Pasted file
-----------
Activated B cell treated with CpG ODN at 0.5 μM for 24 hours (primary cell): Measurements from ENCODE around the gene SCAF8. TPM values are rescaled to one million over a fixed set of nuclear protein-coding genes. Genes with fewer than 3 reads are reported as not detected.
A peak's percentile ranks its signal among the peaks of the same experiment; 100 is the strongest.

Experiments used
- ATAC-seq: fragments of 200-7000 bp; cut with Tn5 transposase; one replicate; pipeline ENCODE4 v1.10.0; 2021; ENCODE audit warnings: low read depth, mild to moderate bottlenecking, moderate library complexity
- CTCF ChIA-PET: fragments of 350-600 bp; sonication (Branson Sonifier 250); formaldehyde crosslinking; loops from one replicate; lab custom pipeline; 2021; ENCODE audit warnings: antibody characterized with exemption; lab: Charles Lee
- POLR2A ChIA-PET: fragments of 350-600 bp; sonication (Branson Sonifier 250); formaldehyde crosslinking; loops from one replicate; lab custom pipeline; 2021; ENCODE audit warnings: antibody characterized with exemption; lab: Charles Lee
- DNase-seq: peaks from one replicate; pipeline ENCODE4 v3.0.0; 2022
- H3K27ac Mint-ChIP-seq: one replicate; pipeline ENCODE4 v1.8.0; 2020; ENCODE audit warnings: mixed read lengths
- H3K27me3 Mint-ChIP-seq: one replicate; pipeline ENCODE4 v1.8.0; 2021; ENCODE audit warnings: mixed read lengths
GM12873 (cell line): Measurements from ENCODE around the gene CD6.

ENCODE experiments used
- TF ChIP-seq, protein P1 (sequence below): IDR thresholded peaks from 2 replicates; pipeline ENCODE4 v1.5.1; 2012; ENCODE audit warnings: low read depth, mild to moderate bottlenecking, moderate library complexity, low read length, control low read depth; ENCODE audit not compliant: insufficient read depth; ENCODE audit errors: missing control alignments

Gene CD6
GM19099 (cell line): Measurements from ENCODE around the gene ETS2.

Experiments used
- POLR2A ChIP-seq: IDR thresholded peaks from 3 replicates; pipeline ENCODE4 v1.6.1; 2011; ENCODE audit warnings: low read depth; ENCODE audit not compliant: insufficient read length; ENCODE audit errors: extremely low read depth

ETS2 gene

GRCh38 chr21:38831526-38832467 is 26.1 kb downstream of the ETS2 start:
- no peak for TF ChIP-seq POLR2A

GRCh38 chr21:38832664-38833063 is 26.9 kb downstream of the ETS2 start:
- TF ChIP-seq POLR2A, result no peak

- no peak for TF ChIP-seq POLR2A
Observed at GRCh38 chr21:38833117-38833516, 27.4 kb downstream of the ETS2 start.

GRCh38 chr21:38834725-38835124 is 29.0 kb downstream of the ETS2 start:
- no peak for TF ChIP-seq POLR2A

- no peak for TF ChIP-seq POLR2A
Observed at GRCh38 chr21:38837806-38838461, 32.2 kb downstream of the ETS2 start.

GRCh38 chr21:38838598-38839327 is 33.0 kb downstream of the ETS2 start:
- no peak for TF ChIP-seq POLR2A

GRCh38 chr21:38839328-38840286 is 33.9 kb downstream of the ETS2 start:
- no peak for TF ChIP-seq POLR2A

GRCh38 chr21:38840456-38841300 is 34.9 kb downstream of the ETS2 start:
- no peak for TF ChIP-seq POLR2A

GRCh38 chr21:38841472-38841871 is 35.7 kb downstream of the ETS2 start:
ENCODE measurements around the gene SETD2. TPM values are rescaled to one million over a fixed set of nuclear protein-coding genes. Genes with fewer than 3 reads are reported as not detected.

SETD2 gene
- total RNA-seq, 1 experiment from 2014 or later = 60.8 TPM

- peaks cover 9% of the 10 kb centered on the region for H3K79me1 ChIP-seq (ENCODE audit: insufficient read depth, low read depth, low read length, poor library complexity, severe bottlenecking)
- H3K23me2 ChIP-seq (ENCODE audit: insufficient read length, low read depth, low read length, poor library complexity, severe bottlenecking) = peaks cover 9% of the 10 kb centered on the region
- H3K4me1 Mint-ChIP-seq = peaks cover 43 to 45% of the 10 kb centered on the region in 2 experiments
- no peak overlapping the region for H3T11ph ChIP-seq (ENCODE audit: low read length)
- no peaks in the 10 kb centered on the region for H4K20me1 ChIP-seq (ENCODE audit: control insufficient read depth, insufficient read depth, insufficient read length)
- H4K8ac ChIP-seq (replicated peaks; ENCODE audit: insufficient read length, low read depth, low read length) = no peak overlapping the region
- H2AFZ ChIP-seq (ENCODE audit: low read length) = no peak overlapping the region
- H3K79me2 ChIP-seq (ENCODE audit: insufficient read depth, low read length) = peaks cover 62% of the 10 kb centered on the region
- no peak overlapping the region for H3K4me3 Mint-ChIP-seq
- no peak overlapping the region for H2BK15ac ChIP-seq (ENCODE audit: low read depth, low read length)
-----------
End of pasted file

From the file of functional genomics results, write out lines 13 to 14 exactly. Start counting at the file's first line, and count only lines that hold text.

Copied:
Gene CD6
GM19099 (cell line): Measurements from ENCODE around the gene ETS2.